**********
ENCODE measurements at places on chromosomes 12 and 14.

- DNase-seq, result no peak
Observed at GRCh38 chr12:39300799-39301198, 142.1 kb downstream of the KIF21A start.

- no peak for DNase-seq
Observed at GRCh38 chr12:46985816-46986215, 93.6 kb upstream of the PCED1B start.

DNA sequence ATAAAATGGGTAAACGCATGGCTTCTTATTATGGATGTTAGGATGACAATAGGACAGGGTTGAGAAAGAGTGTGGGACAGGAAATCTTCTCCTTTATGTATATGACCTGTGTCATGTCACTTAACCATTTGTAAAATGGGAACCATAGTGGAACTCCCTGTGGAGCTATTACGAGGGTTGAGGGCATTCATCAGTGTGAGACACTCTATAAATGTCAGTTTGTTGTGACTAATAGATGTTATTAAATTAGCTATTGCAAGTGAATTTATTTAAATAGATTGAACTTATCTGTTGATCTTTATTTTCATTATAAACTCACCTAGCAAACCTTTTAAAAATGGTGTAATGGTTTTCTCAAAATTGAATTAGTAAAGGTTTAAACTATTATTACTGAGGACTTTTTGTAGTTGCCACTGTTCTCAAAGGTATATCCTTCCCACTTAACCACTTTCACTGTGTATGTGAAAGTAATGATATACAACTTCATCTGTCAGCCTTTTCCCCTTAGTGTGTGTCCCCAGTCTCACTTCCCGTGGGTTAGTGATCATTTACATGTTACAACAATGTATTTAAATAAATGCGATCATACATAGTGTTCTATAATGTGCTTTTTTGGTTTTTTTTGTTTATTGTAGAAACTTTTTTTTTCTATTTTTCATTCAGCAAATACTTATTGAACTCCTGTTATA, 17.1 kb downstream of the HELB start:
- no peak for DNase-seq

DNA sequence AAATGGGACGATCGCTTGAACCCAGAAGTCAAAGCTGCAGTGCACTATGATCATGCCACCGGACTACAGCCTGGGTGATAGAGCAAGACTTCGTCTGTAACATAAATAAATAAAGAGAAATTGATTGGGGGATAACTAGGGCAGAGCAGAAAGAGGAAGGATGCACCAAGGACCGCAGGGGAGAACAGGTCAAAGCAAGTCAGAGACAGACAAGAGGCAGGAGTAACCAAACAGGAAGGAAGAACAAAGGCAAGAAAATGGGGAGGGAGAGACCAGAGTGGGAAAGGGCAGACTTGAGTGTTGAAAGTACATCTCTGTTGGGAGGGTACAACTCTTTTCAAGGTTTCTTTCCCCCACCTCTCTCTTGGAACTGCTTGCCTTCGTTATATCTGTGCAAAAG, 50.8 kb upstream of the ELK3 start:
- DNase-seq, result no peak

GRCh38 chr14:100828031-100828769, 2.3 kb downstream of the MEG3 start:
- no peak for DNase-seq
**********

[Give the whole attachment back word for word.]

ENCODE measurements at places on chromosomes 12 and 14.

- DNase-seq, result no peak
Observed at GRCh38 chr12:39300799-39301198, 142.1 kb downstream of the KIF21A start.

- no peak for DNase-seq
Observed at GRCh38 chr12:46985816-46986215, 93.6 kb upstream of the PCED1B start.

DNA sequence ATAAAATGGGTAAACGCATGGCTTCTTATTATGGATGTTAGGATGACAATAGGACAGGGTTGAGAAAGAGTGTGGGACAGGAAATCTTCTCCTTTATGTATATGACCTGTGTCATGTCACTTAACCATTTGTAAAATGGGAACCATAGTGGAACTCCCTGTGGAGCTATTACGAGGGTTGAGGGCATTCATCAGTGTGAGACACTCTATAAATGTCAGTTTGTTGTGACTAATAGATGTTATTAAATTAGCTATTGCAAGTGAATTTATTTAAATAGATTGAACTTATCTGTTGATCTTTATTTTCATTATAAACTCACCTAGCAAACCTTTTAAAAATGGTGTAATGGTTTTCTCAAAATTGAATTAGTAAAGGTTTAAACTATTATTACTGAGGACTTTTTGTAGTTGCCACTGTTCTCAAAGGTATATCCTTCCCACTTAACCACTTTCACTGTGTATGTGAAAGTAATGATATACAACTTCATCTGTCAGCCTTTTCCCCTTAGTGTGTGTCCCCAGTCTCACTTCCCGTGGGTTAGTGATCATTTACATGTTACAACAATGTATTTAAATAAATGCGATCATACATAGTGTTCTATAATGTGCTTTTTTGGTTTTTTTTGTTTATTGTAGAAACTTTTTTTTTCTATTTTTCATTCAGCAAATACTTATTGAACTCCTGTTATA, 17.1 kb downstream of the HELB start:
- no peak for DNase-seq

DNA sequence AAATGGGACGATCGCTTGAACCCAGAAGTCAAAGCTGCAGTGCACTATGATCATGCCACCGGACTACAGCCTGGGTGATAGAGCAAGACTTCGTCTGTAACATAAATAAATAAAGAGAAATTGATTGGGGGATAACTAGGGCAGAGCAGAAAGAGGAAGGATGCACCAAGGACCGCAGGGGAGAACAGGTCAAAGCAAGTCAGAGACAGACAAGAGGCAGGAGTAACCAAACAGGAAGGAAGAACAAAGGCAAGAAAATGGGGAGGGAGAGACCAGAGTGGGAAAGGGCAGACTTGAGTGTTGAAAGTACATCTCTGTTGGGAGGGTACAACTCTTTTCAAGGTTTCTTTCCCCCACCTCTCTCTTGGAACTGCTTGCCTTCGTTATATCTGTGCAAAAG, 50.8 kb upstream of the ELK3 start:
- DNase-seq, result no peak

GRCh38 chr14:100828031-100828769, 2.3 kb downstream of the MEG3 start:
- no peak for DNase-seq